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This article is about the dog breed. For the musician, see Basenji (producer).
Basenji Profile (loosercrop).jpg
A red Basenji with white markings
Other names African Bush Dog
African Barkless Dog
Ango Angari
Congo Dog
Zande Dog
Country of origin Democratic Republic of the Congo
Patronage Great Britain
Weight Male 11 kg (24 lb)
Female 9.5 kg (21 lb)
Height Male 43 cm (17 in)
Female 40 cm (16 in)
Coat short and fine
Life span 12-14 years
Dog (Canis lupus familiaris)

The Basenji is a breed of hunting dog. It was bred from stock that originated in central Africa. Most of the major kennel clubs in the English-speaking world place the breed in the Hound Group—more specifically, in the sighthound type. The Fédération Cynologique Internationale places the breed in group five, spitz and primitive types, and the United Kennel Club (US) places the breed in the Sighthound & Pariah Group.

The Basenji produces an unusual yodel-like sound commonly called a barroo, due to its unusually shaped larynx.[1] This trait also gives the Basenji the nickname "barkless dog."[2]

Basenjis share many unique traits with pariah dog types. Basenjis, like dingoes and some other breeds of dog, come into estrus only once annually—as compared to other dog breeds, which may have two or more breeding seasons every year. Both dingoes and Basenji lack a distinctive odor,[3][4] and are prone to howls, yodels, and other vocalizations over the characteristic bark of modern dog breeds. One theory holds that the latter trait is the result of selecting against dogs that frequently bark—in the traditional Central African context—because barking could lead enemies to humans' forest encampments. While dogs that resemble the Basenji in some respects are commonplace over much of Africa, the breed's original foundation stock came from the old growth forest regions of the Congo Basin, where its structure and type were fixed by adaptation to its habitat, as well as use (primarily net hunting in extremely dense old-growth forest vegetation).



Red Basenji with white markings
Two Basenjis
A Basenji puppy
A tricolour Basenji with white markings

Basenjis are small, short-haired dogs with erect ears, tightly curled tails and graceful necks. A Basenji's forehead is wrinkled, even more so when they are young or extremely excited. A Basenji's eyes are typically almond-shaped. Basenjis typically weigh about 9.1–10.9 kg (20–24 lb) and stand 41–46 cm (16–18 in) at the shoulder. They are a square breed, which means they are as long as they are tall with males usually larger than females. Basenjis are athletic dogs, and deceptively powerful for their size. They have a graceful, confident gait like a trotting horse, and skim the ground in a double suspension gallop, with their characteristic curled tail straightened out for greater balance when running at their top speed. Basenjis come in a few different colorations: red, black, tricolor, and brindle, and they all have white feet, chests and tail tips. They can also come in trundle, which is a tricolor with brindle points, a rare combination.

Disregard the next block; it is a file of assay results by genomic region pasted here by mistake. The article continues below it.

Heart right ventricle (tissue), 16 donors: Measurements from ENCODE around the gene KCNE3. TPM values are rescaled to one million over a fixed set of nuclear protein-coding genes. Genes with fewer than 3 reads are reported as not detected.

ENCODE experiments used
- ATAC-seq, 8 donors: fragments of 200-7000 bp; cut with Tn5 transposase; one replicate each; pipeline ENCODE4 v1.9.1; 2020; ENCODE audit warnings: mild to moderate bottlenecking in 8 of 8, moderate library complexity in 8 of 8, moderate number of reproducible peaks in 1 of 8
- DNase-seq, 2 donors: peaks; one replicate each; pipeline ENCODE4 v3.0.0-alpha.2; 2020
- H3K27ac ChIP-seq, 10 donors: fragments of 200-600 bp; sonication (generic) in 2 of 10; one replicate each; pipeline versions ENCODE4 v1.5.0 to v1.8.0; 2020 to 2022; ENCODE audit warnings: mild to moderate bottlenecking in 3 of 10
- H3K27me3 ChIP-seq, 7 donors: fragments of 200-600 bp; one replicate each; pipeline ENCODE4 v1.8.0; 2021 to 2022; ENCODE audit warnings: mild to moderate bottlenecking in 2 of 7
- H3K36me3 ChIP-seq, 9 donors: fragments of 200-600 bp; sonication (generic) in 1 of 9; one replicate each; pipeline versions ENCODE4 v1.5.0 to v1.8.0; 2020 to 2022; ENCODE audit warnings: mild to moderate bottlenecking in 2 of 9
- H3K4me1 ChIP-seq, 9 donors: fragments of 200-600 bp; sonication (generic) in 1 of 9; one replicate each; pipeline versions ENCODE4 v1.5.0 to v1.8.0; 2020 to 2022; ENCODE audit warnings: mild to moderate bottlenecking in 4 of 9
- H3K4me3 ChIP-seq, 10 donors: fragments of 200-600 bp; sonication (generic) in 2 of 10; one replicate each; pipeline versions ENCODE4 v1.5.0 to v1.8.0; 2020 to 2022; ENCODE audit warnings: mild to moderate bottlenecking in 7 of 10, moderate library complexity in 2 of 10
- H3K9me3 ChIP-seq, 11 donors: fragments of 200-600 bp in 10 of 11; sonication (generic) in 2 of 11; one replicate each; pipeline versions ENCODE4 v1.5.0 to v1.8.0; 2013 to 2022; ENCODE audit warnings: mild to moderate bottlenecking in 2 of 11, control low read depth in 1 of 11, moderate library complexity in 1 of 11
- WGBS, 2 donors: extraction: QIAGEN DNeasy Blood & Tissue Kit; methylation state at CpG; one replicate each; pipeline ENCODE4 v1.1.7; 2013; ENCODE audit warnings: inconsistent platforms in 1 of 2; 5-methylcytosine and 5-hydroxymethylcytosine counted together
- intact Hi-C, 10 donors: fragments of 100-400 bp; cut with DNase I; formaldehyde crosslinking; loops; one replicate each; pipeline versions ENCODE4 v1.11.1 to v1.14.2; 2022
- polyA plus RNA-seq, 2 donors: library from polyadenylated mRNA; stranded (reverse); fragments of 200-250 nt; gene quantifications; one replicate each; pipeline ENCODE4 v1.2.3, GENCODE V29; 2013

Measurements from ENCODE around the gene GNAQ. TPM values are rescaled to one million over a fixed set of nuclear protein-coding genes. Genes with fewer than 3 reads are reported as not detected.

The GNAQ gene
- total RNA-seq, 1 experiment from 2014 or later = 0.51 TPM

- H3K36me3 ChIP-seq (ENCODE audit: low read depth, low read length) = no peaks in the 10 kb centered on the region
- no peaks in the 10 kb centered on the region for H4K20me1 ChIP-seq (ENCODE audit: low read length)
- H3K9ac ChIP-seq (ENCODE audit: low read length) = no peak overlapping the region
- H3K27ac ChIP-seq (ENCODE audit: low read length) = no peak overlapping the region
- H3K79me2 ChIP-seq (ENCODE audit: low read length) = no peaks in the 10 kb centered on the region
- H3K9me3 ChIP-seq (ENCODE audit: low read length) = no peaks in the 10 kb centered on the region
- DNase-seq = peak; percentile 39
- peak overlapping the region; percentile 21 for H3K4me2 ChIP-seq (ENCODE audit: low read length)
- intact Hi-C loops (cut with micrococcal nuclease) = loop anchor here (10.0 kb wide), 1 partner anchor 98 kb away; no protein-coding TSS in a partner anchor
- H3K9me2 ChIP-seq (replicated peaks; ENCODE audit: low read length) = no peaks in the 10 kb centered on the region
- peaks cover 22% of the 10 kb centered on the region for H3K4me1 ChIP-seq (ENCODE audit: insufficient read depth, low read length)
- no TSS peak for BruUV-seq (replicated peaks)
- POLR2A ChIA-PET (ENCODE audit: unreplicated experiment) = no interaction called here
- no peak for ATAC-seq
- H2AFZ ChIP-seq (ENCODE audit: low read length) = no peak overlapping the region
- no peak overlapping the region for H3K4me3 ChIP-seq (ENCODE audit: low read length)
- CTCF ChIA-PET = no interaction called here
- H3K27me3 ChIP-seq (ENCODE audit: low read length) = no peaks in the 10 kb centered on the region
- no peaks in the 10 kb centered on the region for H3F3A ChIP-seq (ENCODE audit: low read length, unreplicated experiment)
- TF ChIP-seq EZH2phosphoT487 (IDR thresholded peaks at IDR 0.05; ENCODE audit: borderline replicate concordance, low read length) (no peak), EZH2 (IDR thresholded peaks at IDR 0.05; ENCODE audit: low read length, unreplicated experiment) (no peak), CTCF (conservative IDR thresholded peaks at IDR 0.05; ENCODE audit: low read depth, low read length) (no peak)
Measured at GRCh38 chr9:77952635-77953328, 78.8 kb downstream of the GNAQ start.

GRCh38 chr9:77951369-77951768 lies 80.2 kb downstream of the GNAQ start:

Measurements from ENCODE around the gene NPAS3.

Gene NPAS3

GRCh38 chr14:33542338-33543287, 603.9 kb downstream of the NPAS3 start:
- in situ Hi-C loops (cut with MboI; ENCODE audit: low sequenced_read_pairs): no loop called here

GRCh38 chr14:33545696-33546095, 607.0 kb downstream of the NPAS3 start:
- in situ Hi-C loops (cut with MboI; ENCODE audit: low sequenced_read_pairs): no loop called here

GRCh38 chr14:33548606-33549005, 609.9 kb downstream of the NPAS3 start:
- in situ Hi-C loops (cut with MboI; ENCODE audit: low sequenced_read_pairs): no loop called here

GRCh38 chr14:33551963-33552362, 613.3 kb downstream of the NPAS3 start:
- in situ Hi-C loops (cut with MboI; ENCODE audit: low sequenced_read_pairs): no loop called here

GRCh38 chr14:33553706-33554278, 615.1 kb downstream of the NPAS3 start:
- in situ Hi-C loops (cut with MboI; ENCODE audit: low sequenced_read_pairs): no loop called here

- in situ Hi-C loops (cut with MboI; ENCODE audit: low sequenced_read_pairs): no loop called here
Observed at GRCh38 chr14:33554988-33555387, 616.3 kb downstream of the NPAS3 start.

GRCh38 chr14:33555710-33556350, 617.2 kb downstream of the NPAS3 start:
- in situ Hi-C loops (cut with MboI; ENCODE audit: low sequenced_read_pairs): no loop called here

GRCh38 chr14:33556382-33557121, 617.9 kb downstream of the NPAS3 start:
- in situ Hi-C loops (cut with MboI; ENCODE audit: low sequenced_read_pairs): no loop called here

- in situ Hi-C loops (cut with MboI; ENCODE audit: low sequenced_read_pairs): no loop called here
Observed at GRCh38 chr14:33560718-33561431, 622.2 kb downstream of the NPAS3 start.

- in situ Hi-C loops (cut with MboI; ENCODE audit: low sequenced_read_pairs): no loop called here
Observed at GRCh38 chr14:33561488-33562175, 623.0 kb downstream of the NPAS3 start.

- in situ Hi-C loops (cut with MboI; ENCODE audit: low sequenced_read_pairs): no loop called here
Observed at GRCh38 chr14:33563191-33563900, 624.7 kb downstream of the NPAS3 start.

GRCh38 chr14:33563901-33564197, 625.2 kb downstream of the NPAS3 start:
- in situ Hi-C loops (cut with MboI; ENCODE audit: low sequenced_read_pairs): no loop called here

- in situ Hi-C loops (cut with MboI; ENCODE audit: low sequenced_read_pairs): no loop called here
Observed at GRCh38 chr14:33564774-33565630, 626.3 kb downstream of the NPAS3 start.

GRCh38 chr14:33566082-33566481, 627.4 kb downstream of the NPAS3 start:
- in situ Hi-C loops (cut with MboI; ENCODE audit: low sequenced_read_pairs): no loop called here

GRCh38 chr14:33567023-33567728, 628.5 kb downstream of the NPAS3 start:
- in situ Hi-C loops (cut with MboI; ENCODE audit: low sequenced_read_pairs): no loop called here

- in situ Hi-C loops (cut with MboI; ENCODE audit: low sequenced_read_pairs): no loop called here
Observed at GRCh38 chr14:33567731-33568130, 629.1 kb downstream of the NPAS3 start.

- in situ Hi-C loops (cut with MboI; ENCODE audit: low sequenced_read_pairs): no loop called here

The Basenji is alert, energetic, curious and reserved with strangers. The Basenji tends to become emotionally attached to a single human. Basenjis may not get along with non-canine pets. Basenjis dislike wet weather, like to climb, and can easily get over chain wire fences.

Basenjis often stand on their hind legs, somewhat like a meerkat, by themselves or leaning on something; this behavior is often observed when the dog is curious about something. Basenjis have a strong prey drive. According to the book The Intelligence of Dogs, they are the second least trainable dog. However, Basenjis are extremely intelligent and respond to training that is consistent and positive with plenty of treats.[citation needed] Basenjis do not respond well to punishment, such as yelling and hitting, which can cause them to utter a warning growl.


There is apparently only one completed health survey of Basenjis,[5] a 2004 UK Kennel Club survey.[6]

Basenjis are prone to blindness from PRA (progressive retinal atrophy)and Fanconi syndrome. They can also suffer from Hypothyroidism, IPSID (immunoproliferative systemic intestinal disease), and HA (Hemolytic Anemia). Basenjis are also sensitive to environmental and household chemicals, which may cause liver problems.


Basenjis in the 2004 UK Kennel Club survey had a median lifespan of 13.6 years (sample size of 46 deceased dogs),[6] which is 1–2 years longer than the median lifespan of other breeds of similar size.[7] The oldest dog in the survey was 17.5 years. Most common causes of death were old age (30%), urologic (incontinence, Fanconi syndrome, chronic kidney failure 13%), behavior ("unspecified" and aggression 9%), and cancer. (9%).[6]

Among 78 live dogs in the 2004 UKC survey, the most common health issues noted by owners were dermatologic and urologic[6] (urologic issues in Basenjis can be signs of Fanconi syndrome).

Fanconi Syndrome[edit]

Fanconi syndrome, an inheritable disorder in which the renal (kidney) tubes fail to reabsorb electrolytes and nutrients,[8] is unusually common in Basenjis.[9] Symptoms include excessive drinking, excessive urination, and glucose in the urine, which may lead to a misdiagnosis of diabetes. Fanconi syndrome usually presents between 4 and 8 years of age, but sometimes as early as 3 years or as late as 10 years. Fanconi syndrome is treatable and organ damage is reduced if treatment begins early. Basenji owners are advised to test their dog's urine for glucose once a month beginning at the age of 3 years. Glucose testing strips designed for human diabetics are inexpensive and available at most pharmacies. Steve Gonto, M.M.Sc., Ph.D., has a 'Fanconi Disease Management Protocol for Veterinarians' that is commonly used by many veterinarians with Fanconi syndrome afflicted dogs.[10][11][12] The current DNA test for Fanconi syndrome may be ordered from[13]